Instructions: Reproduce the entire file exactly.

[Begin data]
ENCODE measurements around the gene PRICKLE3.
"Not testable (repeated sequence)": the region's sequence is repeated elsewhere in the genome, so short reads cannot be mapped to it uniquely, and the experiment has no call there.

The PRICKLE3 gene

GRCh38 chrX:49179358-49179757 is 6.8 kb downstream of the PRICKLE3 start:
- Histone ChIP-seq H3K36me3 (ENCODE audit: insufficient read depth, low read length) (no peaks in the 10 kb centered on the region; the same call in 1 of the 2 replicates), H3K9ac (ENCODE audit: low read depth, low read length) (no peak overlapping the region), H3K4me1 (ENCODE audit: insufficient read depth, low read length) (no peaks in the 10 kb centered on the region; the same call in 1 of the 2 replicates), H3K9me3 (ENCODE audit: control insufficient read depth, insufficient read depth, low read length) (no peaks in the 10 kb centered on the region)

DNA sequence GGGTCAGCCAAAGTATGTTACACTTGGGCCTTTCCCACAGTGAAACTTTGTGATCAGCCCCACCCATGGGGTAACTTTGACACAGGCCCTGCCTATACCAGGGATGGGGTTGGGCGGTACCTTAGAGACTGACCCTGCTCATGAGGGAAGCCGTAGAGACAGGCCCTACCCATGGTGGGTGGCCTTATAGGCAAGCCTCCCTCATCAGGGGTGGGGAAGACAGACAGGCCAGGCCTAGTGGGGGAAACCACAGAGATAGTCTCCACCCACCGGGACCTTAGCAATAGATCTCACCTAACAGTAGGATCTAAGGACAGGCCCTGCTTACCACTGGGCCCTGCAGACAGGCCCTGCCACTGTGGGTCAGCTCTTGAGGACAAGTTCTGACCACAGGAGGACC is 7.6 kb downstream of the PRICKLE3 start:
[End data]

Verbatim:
ENCODE measurements around the gene PRICKLE3.
"Not testable (repeated sequence)": the region's sequence is repeated elsewhere in the genome, so short reads cannot be mapped to it uniquely, and the experiment has no call there.

The PRICKLE3 gene

GRCh38 chrX:49179358-49179757 is 6.8 kb downstream of the PRICKLE3 start:
- Histone ChIP-seq H3K36me3 (ENCODE audit: insufficient read depth, low read length) (no peaks in the 10 kb centered on the region; the same call in 1 of the 2 replicates), H3K9ac (ENCODE audit: low read depth, low read length) (no peak overlapping the region), H3K4me1 (ENCODE audit: insufficient read depth, low read length) (no peaks in the 10 kb centered on the region; the same call in 1 of the 2 replicates), H3K9me3 (ENCODE audit: control insufficient read depth, insufficient read depth, low read length) (no peaks in the 10 kb centered on the region)

DNA sequence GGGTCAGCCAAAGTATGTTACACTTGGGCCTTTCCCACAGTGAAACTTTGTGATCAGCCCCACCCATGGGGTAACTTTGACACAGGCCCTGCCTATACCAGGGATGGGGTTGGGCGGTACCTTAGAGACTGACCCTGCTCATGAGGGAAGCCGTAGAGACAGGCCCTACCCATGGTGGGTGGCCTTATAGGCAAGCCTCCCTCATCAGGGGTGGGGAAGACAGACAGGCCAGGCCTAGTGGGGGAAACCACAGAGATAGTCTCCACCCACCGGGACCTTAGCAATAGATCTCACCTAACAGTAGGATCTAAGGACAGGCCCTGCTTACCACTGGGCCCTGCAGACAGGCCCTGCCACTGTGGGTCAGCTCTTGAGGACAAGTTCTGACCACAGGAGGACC is 7.6 kb downstream of the PRICKLE3 start: